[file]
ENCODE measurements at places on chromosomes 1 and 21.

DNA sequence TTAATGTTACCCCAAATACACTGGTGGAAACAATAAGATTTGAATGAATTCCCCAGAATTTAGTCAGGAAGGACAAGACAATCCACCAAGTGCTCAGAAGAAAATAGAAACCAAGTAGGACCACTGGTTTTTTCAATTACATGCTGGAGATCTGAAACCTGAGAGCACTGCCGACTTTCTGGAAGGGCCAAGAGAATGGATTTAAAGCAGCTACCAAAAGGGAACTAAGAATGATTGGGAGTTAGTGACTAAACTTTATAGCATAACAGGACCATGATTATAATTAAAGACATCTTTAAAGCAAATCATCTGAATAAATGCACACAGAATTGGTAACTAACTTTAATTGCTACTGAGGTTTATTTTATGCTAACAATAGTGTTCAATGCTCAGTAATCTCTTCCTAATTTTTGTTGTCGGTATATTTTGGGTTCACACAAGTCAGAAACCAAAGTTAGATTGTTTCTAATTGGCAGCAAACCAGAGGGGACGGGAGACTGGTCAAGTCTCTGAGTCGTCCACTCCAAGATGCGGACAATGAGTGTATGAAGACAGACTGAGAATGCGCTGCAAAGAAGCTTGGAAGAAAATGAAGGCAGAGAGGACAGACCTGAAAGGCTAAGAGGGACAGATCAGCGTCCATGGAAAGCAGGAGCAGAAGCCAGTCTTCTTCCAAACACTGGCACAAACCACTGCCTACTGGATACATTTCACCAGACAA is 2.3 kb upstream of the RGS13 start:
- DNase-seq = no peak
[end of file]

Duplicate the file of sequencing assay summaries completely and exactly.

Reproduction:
ENCODE measurements at places on chromosomes 1 and 21.

DNA sequence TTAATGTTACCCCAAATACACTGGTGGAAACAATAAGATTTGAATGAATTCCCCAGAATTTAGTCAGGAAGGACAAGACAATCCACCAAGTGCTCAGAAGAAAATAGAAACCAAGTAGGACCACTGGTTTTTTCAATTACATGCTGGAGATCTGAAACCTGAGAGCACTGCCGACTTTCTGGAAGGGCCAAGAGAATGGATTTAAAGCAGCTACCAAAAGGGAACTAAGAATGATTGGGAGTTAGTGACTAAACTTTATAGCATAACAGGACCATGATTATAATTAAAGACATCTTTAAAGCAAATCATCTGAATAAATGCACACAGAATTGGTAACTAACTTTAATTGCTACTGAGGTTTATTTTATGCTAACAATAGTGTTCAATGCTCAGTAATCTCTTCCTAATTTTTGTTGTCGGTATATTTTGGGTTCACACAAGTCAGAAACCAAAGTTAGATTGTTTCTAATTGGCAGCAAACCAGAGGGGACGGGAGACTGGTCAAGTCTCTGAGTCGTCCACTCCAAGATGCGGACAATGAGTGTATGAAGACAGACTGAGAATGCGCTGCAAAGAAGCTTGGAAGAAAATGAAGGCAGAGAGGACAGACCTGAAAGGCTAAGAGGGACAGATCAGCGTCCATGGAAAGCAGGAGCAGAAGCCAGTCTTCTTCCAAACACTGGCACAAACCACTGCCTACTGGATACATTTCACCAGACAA is 2.3 kb upstream of the RGS13 start:
- DNase-seq = no peak